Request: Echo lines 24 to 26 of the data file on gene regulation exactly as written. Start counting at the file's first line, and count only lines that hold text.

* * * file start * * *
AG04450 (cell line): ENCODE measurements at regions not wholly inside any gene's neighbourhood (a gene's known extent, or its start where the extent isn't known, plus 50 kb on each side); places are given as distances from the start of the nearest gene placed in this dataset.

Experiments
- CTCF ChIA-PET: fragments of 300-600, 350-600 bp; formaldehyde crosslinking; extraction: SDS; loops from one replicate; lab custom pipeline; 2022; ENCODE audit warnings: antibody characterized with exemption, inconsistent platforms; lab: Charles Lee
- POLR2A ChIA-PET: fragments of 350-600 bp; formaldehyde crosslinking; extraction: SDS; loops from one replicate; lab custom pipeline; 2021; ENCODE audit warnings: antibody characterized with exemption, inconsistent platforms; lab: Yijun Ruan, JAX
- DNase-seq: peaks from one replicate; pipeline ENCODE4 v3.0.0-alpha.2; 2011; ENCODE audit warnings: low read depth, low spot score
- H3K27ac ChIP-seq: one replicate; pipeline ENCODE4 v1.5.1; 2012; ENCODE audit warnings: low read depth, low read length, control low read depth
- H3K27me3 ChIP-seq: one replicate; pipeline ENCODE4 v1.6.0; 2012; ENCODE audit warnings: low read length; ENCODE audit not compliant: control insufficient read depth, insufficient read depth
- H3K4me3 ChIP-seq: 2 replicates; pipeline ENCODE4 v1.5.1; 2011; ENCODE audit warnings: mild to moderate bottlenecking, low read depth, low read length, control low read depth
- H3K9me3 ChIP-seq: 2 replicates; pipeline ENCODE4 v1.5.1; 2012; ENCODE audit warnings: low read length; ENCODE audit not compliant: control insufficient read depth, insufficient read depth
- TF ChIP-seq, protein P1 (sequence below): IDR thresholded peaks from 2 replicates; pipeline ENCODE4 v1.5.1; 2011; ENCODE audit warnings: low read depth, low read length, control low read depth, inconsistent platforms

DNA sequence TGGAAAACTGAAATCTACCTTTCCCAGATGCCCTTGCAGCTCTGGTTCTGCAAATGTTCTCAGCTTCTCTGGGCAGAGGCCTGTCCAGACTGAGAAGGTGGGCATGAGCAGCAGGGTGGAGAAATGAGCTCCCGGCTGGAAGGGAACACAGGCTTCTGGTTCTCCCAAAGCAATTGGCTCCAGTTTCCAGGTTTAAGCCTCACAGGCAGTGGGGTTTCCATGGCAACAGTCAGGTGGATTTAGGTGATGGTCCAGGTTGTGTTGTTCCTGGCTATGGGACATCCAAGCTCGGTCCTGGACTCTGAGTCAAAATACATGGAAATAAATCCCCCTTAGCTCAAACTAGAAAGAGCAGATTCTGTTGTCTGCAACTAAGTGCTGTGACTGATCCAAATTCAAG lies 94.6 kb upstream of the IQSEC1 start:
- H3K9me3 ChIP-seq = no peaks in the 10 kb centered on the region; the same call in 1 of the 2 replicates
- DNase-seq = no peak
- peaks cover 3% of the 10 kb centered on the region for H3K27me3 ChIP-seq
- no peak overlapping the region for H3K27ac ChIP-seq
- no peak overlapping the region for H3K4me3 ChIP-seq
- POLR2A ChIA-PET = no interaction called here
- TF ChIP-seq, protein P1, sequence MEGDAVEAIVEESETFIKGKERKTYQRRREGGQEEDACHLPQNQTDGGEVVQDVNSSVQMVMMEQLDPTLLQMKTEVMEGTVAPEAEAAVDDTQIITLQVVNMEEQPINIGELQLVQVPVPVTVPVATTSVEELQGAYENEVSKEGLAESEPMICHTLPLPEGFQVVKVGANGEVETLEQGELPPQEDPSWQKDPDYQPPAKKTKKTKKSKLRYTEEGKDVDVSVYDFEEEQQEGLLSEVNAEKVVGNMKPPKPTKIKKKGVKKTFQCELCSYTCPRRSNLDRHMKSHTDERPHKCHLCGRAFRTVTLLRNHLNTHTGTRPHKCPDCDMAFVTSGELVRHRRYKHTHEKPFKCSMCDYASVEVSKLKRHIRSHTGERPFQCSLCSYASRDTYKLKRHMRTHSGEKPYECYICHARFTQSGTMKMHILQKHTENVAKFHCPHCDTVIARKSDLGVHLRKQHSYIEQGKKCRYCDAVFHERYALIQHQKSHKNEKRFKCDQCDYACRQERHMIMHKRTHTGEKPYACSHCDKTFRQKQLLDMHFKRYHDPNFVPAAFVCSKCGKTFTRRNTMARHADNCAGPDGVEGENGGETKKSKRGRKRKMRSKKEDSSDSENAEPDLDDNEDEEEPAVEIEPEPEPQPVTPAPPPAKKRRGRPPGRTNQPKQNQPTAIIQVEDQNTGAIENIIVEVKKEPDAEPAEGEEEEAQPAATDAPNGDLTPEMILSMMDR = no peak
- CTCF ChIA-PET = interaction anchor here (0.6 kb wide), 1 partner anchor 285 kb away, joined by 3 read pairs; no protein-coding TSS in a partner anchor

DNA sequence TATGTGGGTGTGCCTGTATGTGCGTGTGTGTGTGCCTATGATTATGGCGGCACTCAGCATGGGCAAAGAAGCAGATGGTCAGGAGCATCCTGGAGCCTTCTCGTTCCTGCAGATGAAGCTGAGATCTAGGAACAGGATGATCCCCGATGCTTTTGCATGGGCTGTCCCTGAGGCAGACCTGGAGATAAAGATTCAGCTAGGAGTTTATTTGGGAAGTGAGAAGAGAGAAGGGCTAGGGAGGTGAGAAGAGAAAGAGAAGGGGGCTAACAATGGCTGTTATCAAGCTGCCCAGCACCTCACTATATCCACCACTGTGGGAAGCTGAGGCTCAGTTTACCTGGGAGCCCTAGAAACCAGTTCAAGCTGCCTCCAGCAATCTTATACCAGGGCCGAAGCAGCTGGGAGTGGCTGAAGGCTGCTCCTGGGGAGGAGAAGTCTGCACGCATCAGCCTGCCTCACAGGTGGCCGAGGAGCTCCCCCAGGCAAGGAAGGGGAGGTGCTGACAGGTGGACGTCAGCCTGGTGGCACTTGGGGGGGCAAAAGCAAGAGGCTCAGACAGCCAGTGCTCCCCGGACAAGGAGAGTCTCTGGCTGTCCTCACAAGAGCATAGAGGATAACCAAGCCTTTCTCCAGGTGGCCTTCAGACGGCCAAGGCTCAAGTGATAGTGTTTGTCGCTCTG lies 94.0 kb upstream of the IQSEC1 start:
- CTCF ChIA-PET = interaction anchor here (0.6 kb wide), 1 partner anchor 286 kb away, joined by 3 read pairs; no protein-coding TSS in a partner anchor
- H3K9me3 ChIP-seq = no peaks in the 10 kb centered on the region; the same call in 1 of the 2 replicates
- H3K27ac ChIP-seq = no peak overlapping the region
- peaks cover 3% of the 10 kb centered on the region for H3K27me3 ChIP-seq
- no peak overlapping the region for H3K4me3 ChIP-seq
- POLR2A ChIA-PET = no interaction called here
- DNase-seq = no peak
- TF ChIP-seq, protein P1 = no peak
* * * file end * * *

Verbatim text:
- peaks cover 3% of the 10 kb centered on the region for H3K27me3 ChIP-seq
- no peak overlapping the region for H3K4me3 ChIP-seq
- POLR2A ChIA-PET = no interaction called here